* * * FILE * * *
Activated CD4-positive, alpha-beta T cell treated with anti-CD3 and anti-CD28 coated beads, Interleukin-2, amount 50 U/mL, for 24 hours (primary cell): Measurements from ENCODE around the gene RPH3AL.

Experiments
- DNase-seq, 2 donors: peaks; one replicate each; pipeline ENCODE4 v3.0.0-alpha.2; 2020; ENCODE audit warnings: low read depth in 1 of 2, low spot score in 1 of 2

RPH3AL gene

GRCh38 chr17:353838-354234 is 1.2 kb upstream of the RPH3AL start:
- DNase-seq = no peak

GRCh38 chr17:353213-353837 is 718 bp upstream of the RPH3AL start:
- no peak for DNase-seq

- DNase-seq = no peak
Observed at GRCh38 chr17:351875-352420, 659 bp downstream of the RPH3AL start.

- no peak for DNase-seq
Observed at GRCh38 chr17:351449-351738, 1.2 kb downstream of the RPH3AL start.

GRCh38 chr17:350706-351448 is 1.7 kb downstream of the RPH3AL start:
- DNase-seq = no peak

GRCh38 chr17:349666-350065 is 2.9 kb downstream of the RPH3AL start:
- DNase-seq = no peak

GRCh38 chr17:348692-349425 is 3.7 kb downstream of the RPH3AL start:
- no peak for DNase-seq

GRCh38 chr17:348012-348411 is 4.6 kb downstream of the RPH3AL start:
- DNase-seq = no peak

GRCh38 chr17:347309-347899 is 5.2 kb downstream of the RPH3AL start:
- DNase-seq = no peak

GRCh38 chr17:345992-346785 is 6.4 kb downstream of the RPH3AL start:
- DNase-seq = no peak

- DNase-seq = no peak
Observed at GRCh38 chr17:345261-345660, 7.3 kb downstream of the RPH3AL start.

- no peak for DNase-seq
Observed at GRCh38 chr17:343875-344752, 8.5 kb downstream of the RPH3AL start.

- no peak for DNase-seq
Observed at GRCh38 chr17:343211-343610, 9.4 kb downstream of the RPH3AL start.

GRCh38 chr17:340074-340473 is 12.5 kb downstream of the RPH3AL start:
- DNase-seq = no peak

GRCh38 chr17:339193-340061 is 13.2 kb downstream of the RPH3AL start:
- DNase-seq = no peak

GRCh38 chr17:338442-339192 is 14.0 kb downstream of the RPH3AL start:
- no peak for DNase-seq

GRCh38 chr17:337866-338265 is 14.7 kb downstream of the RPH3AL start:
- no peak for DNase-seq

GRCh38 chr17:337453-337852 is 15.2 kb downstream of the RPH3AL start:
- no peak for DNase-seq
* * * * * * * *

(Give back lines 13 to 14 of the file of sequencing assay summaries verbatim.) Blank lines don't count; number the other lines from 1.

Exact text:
GRCh38 chr17:350706-351448 is 1.7 kb downstream of the RPH3AL start:
- DNase-seq = no peak